APPEAL by plaintiff from Williams, J., September Term, 1951, ALAMANCE.
W. R. Dalton, Sr., D. E. Scarborough, and W. R. Dalton, Jr., for plaintiff, appellant.
E. C. Bryson and Fuller, Reade, Umstead Fuller for defendants, appellees.
JOHNSON, J., concurs in result.
Civil action to recover damages for alleged injury caused by the negligence of the defendants.
For convenience in narration, the defendant, Marc J. Reardon, will be referred to in the statement of facts and in the opinion as Dr. Reardon, and the term, Duke Hospital, will be used to designate the hospital service of the defendant, Duke University, Inc., and will include within its scope said corporate defendant.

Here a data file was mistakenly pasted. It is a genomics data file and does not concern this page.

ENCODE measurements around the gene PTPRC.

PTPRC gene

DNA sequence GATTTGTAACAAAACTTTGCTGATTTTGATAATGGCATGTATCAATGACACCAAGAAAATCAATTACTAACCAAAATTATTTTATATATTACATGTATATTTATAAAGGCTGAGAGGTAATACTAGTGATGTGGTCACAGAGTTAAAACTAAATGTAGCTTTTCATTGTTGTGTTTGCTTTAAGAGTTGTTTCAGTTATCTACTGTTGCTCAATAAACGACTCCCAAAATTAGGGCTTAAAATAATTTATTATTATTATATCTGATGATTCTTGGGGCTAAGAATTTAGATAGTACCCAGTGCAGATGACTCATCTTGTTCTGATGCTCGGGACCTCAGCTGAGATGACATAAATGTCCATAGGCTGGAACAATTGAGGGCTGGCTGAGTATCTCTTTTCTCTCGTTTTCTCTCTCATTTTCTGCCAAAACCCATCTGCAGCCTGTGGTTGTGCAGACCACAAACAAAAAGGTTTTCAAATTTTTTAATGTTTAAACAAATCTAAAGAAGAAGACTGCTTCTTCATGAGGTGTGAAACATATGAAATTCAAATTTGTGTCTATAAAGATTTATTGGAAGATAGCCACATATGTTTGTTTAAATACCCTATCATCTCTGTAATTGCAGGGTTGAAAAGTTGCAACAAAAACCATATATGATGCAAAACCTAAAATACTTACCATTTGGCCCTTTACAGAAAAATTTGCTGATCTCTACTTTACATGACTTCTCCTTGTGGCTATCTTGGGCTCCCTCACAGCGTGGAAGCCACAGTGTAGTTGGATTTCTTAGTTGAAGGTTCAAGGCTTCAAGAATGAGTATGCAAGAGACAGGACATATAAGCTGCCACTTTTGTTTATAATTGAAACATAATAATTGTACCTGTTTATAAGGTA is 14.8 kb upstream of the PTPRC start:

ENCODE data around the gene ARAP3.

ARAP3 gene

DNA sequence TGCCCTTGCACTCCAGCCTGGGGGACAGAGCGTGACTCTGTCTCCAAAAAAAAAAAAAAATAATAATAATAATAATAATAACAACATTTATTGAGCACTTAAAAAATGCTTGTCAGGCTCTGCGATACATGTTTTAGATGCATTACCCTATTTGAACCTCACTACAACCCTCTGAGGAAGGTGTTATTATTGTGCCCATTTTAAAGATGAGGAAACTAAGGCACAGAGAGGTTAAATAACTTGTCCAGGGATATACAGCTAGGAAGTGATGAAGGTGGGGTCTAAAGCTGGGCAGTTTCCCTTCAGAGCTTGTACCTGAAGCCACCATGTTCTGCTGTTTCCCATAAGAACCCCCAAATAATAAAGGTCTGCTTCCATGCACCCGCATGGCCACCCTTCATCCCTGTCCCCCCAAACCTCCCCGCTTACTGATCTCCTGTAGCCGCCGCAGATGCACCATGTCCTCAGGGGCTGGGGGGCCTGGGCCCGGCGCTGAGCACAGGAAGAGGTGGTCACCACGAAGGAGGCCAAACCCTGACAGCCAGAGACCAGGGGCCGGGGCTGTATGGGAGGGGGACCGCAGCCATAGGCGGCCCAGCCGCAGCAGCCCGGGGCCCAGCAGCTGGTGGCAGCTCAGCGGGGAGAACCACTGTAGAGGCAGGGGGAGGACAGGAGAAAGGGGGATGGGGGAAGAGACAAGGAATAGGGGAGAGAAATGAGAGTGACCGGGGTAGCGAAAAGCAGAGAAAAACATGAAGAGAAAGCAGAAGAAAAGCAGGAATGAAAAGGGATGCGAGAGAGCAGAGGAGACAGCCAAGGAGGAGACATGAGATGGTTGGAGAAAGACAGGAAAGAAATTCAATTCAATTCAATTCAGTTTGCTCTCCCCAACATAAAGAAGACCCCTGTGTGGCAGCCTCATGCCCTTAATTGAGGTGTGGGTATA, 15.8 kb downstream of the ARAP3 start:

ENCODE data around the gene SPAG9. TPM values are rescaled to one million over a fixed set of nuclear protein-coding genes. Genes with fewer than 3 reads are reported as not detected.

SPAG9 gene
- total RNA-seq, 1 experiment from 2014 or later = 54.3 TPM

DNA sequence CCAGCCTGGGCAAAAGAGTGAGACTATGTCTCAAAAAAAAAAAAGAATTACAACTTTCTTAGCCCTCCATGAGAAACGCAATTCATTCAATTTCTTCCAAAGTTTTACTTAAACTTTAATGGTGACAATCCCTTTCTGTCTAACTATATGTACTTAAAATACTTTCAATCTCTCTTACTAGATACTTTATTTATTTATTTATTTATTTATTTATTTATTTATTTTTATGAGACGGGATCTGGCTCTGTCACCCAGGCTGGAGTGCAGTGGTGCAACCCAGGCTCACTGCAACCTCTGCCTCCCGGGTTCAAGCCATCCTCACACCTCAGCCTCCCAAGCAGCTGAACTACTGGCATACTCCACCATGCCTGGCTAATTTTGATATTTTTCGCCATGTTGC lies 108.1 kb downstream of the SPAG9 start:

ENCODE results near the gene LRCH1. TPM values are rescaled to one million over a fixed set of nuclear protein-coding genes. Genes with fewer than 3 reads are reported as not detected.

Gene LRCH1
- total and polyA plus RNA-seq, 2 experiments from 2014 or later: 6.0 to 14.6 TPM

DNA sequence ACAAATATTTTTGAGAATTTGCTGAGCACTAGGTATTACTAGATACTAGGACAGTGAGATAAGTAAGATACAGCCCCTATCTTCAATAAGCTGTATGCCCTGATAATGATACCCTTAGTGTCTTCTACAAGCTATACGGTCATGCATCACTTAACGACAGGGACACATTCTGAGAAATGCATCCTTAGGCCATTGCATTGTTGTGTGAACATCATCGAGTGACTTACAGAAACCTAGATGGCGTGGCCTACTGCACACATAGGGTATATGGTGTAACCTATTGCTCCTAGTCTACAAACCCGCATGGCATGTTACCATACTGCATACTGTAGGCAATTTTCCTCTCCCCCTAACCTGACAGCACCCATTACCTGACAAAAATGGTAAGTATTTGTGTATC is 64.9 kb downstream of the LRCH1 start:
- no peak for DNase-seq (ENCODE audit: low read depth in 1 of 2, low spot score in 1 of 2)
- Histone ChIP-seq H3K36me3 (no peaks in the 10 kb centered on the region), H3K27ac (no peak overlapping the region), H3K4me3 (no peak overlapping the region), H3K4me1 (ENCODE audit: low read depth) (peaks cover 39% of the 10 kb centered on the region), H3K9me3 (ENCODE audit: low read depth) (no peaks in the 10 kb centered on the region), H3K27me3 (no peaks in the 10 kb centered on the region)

On 18 August, 1947, plaintiff, suffering with fallen arches and pain in his feet, entered the orthopedic clinic of Duke Hospital, where he received shoe supports and instructions to use specified home treatments. He was requested to return for further observation and accordingly returned to the clinic on 3 September, 1947. At that time all significant symptoms were restricted to his left foot. Upon further examination, plaintiff was referred to the surgical department, where an operation was suggested. He had never undergone surgery and greatly feared an operation. No hospital bed was then available and plaintiff returned to his home. He was notified of the availability of a bed and on 8 September, 1947, entered Duke Hospital as a patient and was assigned to a bed in Halstead Ward. At this time, the plaintiff was able to perform his usual work and to walk without apparent distress.